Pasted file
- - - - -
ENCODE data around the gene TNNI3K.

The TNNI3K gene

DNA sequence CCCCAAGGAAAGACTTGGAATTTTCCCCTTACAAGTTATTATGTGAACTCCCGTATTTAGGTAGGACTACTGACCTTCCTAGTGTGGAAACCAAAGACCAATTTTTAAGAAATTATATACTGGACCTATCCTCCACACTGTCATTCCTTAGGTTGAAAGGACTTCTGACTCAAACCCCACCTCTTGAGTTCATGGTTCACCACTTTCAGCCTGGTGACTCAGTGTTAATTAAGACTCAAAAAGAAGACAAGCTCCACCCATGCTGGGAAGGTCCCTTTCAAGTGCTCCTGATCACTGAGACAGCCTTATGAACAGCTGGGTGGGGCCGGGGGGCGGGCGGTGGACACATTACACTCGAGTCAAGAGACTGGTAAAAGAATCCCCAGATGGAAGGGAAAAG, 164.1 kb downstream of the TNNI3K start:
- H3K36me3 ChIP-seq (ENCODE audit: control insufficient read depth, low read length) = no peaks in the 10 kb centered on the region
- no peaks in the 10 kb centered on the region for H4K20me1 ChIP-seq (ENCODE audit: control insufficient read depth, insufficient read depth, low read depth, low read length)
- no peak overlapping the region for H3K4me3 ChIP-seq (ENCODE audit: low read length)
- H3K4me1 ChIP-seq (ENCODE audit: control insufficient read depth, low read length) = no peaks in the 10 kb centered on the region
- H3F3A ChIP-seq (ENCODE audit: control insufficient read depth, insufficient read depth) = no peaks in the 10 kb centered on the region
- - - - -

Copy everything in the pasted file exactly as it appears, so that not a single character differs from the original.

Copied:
ENCODE data around the gene TNNI3K.

The TNNI3K gene

DNA sequence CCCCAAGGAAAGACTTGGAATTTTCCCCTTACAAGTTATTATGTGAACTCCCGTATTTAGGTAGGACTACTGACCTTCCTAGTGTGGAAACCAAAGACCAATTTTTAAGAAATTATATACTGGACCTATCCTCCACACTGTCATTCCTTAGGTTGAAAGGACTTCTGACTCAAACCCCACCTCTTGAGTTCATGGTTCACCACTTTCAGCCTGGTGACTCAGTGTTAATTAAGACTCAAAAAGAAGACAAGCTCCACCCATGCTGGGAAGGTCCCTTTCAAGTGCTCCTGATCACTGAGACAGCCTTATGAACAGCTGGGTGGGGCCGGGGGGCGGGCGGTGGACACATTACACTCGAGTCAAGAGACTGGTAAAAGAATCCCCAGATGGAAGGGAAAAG, 164.1 kb downstream of the TNNI3K start:
- H3K36me3 ChIP-seq (ENCODE audit: control insufficient read depth, low read length) = no peaks in the 10 kb centered on the region
- no peaks in the 10 kb centered on the region for H4K20me1 ChIP-seq (ENCODE audit: control insufficient read depth, insufficient read depth, low read depth, low read length)
- no peak overlapping the region for H3K4me3 ChIP-seq (ENCODE audit: low read length)
- H3K4me1 ChIP-seq (ENCODE audit: control insufficient read depth, low read length) = no peaks in the 10 kb centered on the region
- H3F3A ChIP-seq (ENCODE audit: control insufficient read depth, insufficient read depth) = no peaks in the 10 kb centered on the region